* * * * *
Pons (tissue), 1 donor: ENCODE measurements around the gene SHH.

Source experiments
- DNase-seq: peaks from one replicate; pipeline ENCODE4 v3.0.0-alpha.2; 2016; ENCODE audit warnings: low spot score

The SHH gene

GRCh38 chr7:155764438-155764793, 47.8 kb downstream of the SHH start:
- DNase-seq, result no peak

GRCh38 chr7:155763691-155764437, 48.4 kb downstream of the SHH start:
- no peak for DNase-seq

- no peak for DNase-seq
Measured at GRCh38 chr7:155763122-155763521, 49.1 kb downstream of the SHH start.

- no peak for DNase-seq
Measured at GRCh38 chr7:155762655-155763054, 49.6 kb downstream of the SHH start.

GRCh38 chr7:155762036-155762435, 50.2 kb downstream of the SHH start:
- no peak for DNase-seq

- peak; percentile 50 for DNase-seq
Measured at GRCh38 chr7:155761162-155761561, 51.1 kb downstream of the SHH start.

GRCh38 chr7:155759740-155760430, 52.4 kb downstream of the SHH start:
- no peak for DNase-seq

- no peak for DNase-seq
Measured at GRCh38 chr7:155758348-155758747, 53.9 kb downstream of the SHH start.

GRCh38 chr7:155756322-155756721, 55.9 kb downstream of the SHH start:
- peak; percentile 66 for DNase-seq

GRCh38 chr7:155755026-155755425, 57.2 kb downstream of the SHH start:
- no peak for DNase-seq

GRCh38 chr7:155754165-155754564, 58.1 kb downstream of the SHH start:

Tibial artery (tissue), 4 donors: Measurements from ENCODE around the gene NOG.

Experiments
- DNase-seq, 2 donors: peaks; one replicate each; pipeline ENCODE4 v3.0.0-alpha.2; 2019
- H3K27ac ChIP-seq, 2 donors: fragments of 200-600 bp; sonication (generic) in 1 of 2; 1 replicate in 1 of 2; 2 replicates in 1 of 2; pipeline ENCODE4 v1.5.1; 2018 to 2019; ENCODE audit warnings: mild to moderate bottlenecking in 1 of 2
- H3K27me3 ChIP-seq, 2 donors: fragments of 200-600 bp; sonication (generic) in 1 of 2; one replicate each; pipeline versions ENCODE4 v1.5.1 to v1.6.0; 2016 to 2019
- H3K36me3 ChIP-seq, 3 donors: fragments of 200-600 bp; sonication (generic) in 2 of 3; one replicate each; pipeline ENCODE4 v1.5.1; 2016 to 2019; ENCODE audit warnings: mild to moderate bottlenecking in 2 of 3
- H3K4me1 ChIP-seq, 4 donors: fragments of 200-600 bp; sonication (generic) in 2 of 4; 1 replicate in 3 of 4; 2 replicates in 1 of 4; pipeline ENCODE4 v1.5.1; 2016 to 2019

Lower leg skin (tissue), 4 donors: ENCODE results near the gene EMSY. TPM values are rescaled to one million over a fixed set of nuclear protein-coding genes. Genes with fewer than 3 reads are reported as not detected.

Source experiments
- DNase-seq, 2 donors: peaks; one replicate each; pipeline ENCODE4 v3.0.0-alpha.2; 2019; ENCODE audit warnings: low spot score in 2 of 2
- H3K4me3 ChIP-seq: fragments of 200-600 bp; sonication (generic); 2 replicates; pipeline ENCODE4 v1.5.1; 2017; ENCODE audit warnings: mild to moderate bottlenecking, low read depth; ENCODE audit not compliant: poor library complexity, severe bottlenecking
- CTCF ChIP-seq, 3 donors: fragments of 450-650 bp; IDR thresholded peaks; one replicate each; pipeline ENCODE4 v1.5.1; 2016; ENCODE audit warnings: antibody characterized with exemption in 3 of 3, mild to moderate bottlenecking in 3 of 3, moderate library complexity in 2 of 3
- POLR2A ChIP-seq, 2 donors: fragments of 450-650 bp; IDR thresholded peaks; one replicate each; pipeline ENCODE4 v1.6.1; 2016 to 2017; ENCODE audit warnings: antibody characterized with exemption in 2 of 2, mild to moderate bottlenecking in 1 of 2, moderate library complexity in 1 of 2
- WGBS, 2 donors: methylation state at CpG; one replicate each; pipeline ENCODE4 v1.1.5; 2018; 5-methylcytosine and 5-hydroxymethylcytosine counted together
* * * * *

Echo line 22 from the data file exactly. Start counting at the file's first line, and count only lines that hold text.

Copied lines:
- peak; percentile 66 for DNase-seq